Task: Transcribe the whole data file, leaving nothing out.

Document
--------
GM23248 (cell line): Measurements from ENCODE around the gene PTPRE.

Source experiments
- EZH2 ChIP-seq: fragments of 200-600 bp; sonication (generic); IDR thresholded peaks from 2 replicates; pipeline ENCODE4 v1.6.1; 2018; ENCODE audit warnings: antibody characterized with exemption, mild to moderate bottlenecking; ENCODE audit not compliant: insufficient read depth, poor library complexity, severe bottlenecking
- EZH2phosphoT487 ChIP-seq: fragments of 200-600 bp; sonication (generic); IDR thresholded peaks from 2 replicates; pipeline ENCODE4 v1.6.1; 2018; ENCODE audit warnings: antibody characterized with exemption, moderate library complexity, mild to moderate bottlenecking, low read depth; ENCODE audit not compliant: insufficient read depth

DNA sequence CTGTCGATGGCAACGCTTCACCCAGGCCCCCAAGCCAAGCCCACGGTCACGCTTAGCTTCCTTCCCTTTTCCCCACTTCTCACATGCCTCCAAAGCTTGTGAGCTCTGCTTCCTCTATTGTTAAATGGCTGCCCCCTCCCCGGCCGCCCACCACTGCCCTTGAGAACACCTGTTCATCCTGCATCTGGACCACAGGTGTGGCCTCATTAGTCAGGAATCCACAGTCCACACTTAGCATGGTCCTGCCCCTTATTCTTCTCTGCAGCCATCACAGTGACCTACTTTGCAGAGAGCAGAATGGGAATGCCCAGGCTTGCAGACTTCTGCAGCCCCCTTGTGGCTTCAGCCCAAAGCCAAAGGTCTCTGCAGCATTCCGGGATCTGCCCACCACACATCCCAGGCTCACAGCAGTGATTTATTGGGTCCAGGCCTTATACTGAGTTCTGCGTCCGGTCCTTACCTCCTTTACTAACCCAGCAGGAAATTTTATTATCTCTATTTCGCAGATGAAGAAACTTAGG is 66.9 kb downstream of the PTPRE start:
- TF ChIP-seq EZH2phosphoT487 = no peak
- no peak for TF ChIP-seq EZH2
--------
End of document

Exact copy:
GM23248 (cell line): Measurements from ENCODE around the gene PTPRE.

Source experiments
- EZH2 ChIP-seq: fragments of 200-600 bp; sonication (generic); IDR thresholded peaks from 2 replicates; pipeline ENCODE4 v1.6.1; 2018; ENCODE audit warnings: antibody characterized with exemption, mild to moderate bottlenecking; ENCODE audit not compliant: insufficient read depth, poor library complexity, severe bottlenecking
- EZH2phosphoT487 ChIP-seq: fragments of 200-600 bp; sonication (generic); IDR thresholded peaks from 2 replicates; pipeline ENCODE4 v1.6.1; 2018; ENCODE audit warnings: antibody characterized with exemption, moderate library complexity, mild to moderate bottlenecking, low read depth; ENCODE audit not compliant: insufficient read depth

DNA sequence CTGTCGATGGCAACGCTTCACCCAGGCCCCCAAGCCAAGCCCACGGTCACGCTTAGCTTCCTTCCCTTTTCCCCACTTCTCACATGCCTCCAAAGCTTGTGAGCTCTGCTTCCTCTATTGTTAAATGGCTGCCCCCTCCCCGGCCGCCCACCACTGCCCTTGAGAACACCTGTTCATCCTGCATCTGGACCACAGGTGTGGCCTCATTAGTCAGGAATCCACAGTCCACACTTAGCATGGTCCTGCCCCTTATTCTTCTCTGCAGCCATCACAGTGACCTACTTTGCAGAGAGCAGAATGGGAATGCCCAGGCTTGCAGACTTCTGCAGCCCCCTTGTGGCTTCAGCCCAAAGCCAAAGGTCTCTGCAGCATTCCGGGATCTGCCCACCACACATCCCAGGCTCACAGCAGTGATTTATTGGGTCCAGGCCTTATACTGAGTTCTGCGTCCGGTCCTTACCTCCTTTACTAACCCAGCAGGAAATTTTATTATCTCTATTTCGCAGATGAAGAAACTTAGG is 66.9 kb downstream of the PTPRE start:
- TF ChIP-seq EZH2phosphoT487 = no peak
- no peak for TF ChIP-seq EZH2